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Managers need training on signs of moral injury in nurses, report warns

Working in the pandemic has meant making ‘unthinkable decisions’ and staff need more support

Working during the pandemic has meant making ‘unthinkable decisions’, RCN says, and staff need more support

Nurse managers should be trained to recognise signs of ‘moral injury’ in staff, a report on the experiences of nurses in Northern Ireland during the pandemic recommends.

The report, published by RCN Northern Ireland, analyses personal accounts from more than 670 nurses, submitted between April 2020 and March 2021.

RCN report provides a picture of nurses’ experiences

It details the physical and emotional toll of dealing with redeployment and multiple patient deaths, but also how nurses pulled together and supported each other.

Recommendations based on nurses’ feedback include the need to train nurse managers

Working during the pandemic has meant making ‘unthinkable decisions’, RCN says, and staff need more support

Illustration of a nurse comforting a colleague
Picture: Annette Taylor-Anderson

Nurse managers should be trained to recognise signs of ‘moral injury’ in staff, a report on the experiences of nurses in Northern Ireland during the pandemic recommends.

The report, published by RCN Northern Ireland, analyses personal accounts from more than 670 nurses, submitted between April 2020 and March 2021.

RCN report provides a picture of nurses’ experiences

It details the physical and emotional toll of dealing with redeployment and multiple patient deaths, but also how nurses pulled together and supported each other.

Recommendations based on nurses’ feedback include the need to train nurse managers to recognise early signs of ‘emotional or moral injury’ and take appropriate action to support staff.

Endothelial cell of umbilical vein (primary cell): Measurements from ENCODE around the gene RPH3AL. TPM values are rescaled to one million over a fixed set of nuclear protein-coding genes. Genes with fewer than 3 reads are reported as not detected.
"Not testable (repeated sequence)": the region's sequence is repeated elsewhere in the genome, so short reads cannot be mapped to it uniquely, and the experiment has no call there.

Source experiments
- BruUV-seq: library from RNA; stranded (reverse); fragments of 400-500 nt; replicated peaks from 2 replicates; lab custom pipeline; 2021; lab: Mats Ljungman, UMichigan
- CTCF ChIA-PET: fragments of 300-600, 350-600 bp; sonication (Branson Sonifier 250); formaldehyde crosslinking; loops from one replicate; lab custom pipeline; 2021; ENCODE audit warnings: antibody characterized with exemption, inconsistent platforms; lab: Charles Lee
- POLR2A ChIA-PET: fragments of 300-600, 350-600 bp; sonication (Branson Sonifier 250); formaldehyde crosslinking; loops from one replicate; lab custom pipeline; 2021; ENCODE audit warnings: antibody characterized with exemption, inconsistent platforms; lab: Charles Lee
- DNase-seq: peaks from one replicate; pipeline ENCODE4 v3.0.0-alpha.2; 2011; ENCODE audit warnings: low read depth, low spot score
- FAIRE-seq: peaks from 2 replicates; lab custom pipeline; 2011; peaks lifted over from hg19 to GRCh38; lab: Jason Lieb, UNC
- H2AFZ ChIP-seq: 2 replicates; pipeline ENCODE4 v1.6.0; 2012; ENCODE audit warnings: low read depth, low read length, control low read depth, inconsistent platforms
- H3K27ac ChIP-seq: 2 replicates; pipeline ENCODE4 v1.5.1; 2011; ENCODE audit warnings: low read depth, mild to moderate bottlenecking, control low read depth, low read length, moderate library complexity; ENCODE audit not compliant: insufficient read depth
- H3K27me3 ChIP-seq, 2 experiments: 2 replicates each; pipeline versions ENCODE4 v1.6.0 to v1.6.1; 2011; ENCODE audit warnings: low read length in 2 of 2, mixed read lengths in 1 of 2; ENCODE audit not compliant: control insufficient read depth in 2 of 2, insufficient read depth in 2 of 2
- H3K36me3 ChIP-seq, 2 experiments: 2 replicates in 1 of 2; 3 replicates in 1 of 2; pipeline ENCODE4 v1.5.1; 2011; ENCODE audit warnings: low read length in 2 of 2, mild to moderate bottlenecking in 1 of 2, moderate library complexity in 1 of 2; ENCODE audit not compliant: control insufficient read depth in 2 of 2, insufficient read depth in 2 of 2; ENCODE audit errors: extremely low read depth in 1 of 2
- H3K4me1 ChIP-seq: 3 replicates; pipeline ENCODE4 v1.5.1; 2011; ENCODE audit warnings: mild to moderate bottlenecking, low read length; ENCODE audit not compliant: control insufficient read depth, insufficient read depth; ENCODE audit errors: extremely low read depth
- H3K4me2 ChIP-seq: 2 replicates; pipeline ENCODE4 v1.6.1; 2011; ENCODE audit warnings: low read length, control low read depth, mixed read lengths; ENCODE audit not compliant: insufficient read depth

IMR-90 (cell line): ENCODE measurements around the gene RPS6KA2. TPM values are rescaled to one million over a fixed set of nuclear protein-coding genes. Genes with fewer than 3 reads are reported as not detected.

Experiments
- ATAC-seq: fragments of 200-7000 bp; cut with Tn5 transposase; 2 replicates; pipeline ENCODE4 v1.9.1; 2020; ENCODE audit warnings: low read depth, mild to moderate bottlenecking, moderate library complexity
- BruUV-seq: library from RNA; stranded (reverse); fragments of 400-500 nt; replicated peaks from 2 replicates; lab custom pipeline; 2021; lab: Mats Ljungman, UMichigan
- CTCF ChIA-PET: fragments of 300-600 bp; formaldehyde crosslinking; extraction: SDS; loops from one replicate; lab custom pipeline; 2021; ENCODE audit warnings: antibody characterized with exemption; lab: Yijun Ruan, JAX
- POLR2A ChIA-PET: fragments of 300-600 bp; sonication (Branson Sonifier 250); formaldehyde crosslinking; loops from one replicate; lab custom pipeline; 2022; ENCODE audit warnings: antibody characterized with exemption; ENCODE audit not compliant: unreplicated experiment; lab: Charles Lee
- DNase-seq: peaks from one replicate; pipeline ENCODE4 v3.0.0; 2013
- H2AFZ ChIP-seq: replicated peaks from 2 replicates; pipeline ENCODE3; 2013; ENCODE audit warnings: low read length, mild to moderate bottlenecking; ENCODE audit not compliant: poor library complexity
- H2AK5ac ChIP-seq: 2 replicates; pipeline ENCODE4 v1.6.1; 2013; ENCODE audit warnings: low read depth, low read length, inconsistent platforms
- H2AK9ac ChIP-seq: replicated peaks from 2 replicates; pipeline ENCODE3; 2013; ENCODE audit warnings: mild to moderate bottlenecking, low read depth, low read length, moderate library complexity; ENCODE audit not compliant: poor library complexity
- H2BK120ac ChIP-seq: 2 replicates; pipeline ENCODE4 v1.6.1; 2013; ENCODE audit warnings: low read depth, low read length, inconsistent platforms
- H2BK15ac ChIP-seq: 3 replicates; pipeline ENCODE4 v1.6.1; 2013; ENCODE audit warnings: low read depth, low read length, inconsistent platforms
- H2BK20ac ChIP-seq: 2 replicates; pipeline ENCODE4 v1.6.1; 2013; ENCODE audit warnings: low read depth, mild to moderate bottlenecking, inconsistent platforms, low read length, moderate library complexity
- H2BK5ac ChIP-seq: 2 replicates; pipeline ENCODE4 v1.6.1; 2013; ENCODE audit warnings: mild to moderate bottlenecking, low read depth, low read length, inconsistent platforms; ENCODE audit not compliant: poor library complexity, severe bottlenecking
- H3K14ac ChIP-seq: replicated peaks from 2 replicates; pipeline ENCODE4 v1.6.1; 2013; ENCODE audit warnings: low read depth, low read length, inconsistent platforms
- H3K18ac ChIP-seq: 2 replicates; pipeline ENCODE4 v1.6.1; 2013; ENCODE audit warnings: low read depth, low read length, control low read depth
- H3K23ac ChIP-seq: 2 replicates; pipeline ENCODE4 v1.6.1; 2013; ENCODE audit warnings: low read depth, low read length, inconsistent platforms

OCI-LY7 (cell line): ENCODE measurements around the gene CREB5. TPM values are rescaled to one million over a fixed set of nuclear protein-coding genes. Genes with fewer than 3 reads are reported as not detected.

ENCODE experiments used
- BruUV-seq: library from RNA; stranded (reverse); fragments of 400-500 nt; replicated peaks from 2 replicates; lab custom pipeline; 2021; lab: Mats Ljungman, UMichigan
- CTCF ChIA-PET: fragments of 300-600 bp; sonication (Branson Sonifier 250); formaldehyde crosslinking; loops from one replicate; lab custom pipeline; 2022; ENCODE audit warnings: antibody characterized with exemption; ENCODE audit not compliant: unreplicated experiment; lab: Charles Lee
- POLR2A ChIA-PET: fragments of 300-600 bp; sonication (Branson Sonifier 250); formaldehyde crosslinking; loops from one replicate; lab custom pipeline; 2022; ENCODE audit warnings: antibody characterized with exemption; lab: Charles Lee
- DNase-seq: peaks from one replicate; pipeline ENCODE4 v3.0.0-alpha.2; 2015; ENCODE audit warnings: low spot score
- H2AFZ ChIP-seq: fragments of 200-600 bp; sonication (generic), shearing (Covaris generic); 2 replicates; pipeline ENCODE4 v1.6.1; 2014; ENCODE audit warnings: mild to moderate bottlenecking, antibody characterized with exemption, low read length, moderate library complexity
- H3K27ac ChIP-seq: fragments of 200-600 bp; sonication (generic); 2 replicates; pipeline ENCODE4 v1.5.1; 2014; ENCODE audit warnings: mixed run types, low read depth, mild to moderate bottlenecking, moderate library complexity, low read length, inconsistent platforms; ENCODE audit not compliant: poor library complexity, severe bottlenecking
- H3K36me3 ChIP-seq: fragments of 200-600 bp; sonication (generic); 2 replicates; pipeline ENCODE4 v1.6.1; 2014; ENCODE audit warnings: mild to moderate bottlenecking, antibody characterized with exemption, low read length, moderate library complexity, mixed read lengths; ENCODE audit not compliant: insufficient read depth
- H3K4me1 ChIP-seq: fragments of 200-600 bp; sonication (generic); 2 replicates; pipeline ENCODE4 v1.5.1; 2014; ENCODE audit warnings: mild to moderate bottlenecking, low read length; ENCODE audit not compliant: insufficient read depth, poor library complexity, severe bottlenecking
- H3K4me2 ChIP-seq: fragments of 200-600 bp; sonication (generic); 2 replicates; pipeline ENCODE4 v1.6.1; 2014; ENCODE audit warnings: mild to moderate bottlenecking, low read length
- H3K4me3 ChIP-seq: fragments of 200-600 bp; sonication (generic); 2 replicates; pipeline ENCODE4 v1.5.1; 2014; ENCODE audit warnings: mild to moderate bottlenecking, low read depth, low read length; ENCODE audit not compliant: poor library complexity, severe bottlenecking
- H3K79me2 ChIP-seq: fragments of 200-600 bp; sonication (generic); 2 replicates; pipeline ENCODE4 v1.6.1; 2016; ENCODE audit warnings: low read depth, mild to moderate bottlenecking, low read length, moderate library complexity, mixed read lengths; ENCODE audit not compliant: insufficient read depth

Moral injury is a concept that originated in war zones, used to describe the impact on individuals of making decisions or witnessing situations that go against their beliefs or moral code.

It is an increasingly recognised phenomenon in healthcare and has become more prominent during the pandemic, when pressures on services and COVID-19 restrictions have made it harder for nurses to deliver the care they wish to provide.

Tired and stressed but proud of the team: what nurses said about their experiences of the pandemic

  • ‘I really do not know how much longer I can keep this up. My heart breaks when I see how tired and stressed the nurses are’
  • ‘I am immensely proud of my team who have relearnt old skills, developed new skills and given 100%’
  • ‘On the outside it looks like I am living my best life, happy and bubbly – off ward and inside I’m starting to crumble’
  • ‘The ward I have been placed on has been very supportive… All staff work together to help each other.’

Source: SenseMaker: the lived experience of nursing in Northern Ireland during a pandemic 2020/2021

Nurses need greater support after being forced to make ‘unthinkable’ decisions

Rita Devlin

Acting director of RCN Northern Ireland Rita Devlin said nurses had been forced to make decisions ‘that only a few months ago would have been unthinkable’ and it was important to learn from their experiences.

‘Throughout this report we have made recommendations of what needs to happen next to support nursing staff through this difficult time and those who are still suffering from the effects of what they witnessed,’ she said.

Other recommendations include providing ‘trauma debriefing’ to nursing students and all staff who were redeployed, as well as quiet spaces – sometimes known as ‘wobble rooms’ – where nurses can spend some private time after a difficult event.

The report also highlights the importance of safe staffing levels and the need to improve communication to ensure front-line nurses are fully involved in changes to working practices and roles.

Northern Ireland's Department of Health said it recognised ‘the enormous strain COVID-19 has placed on nurses’ and had introduced a range of measures to stabilise and strengthen the nursing workforce and support staff well-being.


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